Recode is reporting that a new study found that a subset of people’s beliefs about astrology are actually more accurate than others.
According to a study published Monday in the journal Psychological Science, when people view astrology as a guide to how to live a healthy life, they’re more likely to believe that astrology predicts good health.
The study found people who view astrological forecasts as part of a plan to achieve a specific goal were more likely than those who view them as part in a plan of a random course of action to believe the astrolabe predicted the right outcome.
“The predictive ability of astrology was shown to be higher for those who believed it predicted good health,” said lead author Elizabeth Cappelli, a PhD student at the University of Chicago.
“People who believed that astrolabes predicted better health, or better outcomes for the same goal, were more willing to take action to achieve their goal.”
The researchers found that participants who viewed astrolabs predictions as a plan in the future were also more likely in the long run to pursue their goal.
“The fact that people see a specific, clear path to their desired outcome, that’s the one that gets them to think about their health more in a consistent way, the more likely they are to follow through with it,” Cappellis said.
“Astrology is a tool that people use to guide themselves,” she added.
“I think that’s really important, that we can use it to look at how we can better guide ourselves and also how we help others.”
Cappelli and her colleagues used a sample of 1,823 participants from the US National Longitudinal Study of Adolescent Health, as well as an older sample from the University at Buffalo.
The researchers also used the results of a large follow-up study with participants who took part in an astrolactic education course.
In the older study, participants completed two separate tests of astrologiography, one asking participants to identify which of five categories of astrologic forecasts predicted good outcomes and the other which predicted ill outcomes.
The participants who saw astrolabiels predictions as part a plan for achieving a specific outcome were more inclined to follow the plan and to pursue that outcome than participants who watched them as random courses of action.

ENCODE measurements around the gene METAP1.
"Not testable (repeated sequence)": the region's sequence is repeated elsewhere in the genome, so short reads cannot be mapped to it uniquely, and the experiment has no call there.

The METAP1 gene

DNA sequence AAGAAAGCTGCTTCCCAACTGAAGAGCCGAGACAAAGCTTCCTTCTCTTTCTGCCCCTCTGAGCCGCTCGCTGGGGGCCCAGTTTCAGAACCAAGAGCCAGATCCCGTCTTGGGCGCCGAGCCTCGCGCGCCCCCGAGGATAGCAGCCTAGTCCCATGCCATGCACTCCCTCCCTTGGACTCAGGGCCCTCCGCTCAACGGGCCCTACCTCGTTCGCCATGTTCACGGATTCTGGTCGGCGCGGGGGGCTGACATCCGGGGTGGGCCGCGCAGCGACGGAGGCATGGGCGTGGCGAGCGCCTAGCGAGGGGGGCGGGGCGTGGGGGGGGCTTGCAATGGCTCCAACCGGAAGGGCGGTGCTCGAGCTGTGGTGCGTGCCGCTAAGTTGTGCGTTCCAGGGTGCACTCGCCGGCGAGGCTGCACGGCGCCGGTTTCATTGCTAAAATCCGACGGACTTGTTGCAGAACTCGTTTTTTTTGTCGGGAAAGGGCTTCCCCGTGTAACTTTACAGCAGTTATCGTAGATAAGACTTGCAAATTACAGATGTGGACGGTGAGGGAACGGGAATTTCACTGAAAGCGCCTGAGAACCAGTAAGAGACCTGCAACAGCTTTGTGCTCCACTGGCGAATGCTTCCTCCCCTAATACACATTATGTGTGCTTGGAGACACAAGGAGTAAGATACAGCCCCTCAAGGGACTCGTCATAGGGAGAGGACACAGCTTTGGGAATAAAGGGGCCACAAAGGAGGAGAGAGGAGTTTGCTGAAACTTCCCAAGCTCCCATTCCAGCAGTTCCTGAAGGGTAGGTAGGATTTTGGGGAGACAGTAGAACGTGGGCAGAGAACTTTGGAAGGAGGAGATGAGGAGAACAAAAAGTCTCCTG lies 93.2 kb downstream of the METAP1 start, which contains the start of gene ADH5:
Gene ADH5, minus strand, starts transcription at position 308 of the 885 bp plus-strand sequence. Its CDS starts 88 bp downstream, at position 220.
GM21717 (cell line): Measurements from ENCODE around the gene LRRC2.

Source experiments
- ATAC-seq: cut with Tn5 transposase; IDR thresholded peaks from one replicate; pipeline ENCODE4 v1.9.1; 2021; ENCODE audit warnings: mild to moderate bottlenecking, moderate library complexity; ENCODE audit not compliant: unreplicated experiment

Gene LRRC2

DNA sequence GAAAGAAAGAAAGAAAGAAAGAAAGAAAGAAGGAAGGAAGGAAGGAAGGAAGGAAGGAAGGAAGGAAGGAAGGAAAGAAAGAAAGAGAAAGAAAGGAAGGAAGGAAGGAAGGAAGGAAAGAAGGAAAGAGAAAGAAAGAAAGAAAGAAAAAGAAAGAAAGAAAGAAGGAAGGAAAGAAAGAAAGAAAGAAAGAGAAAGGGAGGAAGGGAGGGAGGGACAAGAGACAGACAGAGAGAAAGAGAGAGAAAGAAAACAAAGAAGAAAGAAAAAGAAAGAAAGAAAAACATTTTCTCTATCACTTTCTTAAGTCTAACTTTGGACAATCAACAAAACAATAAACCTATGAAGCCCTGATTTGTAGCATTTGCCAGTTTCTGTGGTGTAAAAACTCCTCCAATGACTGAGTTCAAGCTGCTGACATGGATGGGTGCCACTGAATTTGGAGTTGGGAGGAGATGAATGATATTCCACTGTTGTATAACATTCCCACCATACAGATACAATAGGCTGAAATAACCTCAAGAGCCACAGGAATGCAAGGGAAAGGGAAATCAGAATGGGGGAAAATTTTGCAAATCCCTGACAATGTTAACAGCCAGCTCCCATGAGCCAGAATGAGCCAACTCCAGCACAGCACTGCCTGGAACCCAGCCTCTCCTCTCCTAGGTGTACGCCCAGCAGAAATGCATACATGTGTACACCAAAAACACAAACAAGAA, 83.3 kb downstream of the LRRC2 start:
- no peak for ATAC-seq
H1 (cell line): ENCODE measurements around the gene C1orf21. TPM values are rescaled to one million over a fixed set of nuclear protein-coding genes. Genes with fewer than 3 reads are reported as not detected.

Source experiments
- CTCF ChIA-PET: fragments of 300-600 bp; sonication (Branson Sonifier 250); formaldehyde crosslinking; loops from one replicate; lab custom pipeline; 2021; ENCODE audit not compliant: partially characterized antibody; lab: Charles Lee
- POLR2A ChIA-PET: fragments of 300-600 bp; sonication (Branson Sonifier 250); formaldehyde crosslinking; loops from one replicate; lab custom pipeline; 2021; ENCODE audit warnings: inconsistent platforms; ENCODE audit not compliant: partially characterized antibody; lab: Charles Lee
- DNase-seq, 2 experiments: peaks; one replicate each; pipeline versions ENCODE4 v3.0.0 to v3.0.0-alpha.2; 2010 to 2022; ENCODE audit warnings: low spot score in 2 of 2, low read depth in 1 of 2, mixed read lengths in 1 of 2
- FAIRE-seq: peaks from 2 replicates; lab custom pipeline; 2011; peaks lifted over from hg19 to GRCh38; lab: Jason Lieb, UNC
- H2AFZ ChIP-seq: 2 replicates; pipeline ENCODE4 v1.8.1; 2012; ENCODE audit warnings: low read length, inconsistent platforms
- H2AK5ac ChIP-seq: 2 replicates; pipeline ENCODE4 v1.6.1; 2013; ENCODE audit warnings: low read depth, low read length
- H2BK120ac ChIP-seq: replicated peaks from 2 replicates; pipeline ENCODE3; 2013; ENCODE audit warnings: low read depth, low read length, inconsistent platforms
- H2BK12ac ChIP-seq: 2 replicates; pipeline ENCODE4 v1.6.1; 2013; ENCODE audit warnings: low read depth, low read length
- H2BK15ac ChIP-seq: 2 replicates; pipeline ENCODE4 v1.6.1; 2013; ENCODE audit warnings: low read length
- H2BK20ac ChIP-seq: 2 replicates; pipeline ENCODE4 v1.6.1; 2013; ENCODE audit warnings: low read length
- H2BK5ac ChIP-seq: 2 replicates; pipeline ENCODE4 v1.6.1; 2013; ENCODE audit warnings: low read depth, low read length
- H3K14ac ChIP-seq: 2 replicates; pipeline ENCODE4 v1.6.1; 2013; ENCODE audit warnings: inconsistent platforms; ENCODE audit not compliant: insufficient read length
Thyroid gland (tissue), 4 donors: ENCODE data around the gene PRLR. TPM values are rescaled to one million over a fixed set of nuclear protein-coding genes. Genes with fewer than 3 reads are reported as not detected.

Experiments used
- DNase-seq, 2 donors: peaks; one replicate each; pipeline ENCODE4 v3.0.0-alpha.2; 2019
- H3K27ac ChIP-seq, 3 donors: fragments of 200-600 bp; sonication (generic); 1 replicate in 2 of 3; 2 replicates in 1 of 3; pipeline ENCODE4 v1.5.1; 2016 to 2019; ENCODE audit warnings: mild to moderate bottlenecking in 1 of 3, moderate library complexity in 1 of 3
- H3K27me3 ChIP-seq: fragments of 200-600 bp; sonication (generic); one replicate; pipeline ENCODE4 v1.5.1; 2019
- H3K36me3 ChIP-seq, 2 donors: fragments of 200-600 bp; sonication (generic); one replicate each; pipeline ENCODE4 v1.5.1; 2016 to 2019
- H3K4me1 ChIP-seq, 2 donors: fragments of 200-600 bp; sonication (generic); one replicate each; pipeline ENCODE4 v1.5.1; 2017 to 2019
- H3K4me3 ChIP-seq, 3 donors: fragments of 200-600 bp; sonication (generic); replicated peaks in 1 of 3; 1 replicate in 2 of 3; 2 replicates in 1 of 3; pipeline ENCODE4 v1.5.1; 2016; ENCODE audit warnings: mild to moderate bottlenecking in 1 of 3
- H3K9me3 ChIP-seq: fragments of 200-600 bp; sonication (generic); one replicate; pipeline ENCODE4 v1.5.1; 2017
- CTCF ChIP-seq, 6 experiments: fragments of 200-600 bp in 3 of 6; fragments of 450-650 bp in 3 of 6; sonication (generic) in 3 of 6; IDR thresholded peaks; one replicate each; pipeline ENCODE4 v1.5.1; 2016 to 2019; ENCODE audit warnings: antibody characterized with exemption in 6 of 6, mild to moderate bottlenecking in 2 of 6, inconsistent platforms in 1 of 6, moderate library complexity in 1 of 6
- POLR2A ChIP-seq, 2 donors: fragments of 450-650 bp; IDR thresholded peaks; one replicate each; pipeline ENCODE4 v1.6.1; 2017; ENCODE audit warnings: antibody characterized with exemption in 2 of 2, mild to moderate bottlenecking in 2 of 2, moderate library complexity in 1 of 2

“The astrolaby forecasts were more accurate in predicting health than the predictions from random courses,” Cappselli said.
“But the forecasts were also predictive of a number of health outcomes, including the likelihood that participants would have children or live in a particular area.”
The study is the first to examine the impact of astro-logical forecasts on outcomes, the researchers said.
Participants in the older research who saw an astrologer predict a particular outcome were at higher risk for developing certain health conditions and were more apt to have high blood pressure, for example.
“This is important because it’s important to know that predicting health outcomes is important to health,” Capsi said.
While the research suggests that people who see astrola-logic forecasts as a tool in the planning process may be more inclined than others to seek out health-related advice, the findings don’t mean that the predictions themselves are necessarily the best predictor of health.
“We don’t know what the actual effects of the astrologers predictions are on the participants,” Capelsi said, adding that the data would need to be replicated in more studies.
“It’s a very important topic, because astrology, like everything in the world, is constantly changing,” Cappinga said.
But, “what’s most important is the direction of the change.”